This report introduces a new bottom-up model for simulating Future Technology Transformations in the European residential heating sector, FTT:Heat. Based on scenario inputs for the future demand for heating as an energy service, the model simulates the uptake and replacement of heating technologies by households in all 28 EU Member States up to 2050. It features an explicit representation of households’ technology choices, based on market competition, climatic conditions, policies, and induced technological change.
FTT:Heat is here applied for simulating a set of policies and scenarios. A baseline scenario is defined, which assumes the continuation of current policies and technology diffusion trends. Based on the identified trajectories, it is estimated that residential heating within the EU would become less carbon-intensive in the future: CO2 emissions by residential heating are projected to decrease by around -22% until 2030 (relative to 2014), while household demand for heating would remain stable. A closer look at individual Member States, however, unveils large differences: while some countries are estimated to continue an ongoing transition towards renewable heating, others would hardly see any change in their heating systems under existing policies.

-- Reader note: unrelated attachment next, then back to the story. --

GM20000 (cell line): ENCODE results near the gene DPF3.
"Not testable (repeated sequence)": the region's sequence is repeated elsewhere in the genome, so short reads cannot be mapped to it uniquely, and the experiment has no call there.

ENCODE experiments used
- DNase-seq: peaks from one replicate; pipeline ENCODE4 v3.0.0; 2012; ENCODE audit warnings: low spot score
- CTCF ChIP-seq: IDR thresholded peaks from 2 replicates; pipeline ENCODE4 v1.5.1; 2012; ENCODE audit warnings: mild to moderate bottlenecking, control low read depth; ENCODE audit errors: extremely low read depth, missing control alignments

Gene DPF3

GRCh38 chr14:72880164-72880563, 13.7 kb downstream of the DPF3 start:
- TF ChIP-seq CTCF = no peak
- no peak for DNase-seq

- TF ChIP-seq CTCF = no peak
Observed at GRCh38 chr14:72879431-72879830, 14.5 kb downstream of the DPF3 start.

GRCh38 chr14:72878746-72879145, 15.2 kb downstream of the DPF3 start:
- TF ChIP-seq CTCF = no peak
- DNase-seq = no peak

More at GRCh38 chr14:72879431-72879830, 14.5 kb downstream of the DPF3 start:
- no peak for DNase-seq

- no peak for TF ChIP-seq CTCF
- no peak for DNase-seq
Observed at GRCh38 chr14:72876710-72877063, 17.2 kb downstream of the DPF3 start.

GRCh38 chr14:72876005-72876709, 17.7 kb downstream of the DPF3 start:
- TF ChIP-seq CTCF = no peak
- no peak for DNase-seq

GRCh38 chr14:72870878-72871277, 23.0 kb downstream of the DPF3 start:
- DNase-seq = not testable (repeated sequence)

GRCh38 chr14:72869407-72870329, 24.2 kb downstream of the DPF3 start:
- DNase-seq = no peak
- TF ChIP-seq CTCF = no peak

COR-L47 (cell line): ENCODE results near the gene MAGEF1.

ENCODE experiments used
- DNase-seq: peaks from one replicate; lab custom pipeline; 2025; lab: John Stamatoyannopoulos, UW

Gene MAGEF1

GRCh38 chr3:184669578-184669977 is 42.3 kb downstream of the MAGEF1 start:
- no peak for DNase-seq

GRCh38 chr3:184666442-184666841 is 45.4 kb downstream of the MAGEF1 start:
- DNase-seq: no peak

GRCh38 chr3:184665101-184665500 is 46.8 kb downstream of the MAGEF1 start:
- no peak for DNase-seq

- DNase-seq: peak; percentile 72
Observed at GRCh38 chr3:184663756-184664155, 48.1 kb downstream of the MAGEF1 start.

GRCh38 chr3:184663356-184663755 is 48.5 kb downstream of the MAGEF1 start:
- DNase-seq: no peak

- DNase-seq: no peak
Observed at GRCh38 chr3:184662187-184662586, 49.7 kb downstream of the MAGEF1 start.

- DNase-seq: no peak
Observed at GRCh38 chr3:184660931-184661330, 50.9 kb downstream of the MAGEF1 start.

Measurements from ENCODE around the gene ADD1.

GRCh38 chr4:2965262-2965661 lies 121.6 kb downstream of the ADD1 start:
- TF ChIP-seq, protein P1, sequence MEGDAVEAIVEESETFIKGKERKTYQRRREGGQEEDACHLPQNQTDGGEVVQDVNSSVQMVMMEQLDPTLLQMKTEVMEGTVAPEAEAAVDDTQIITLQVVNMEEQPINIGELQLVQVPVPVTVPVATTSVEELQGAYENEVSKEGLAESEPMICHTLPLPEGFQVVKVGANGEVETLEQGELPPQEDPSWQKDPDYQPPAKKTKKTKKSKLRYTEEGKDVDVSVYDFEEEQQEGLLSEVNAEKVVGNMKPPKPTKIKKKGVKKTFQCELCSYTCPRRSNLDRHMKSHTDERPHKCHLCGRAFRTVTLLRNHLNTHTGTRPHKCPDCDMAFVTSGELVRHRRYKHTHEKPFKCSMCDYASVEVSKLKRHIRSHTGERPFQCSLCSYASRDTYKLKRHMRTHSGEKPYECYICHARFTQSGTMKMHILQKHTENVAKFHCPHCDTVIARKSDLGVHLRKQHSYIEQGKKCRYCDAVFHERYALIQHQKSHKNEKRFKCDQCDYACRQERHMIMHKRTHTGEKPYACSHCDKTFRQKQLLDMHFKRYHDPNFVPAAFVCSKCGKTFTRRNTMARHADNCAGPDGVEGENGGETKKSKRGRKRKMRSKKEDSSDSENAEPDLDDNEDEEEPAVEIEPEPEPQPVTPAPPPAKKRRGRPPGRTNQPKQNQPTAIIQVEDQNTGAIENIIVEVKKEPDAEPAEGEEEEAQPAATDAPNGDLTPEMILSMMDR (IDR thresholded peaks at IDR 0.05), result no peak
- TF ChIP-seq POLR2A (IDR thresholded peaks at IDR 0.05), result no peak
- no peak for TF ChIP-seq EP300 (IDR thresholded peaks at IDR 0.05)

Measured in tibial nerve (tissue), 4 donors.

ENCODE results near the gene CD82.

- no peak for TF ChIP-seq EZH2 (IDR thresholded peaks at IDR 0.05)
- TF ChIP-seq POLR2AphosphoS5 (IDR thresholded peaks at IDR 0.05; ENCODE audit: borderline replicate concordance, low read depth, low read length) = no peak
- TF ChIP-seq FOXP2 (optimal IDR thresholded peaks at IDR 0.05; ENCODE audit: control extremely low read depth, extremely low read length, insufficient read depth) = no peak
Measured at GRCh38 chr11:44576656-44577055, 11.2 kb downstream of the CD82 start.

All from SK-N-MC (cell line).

In addition to this baseline projection, several scenarios aiming at an increased share of renewable heating are simulated. For this purpose, different policies are successively added on top of each other, until an increase by at least ten percentage points is realized between 2018 and 2030. Eight Member States are projected to reach this objective without any additional policies, thanks to an ongoing diffusion of renewables technologies. For thirteen Member States, the model simulations suggest that the renewable heating objective could be fulfilled by introducing a combination of (additional) market-based policies from 2018 until 2030: a new carbon tax on the residential use of coal, gas and oil (starting at 50 € per ton of CO2), which would need to be combined with capital subsidies on the upfront cost of renewable technologies in eight Member States (-30% on the installation costs, phased out after 2030). For the remaining group of seven Member States, even the combination of both price instruments is projected to be insufficient for reaching the renewable objective by 2030. In these countries, the current shares of (decentralized) renewable heating are so low that it would require additional ‘kick start’ policies (e.g., procurement policies targeted at publicly owned building) to enable a sufficiently fast growth of the incentivized technologies.1 The results indicate that the envisioned increase in renewable heating share needs relatively more effort in countries with low starting values.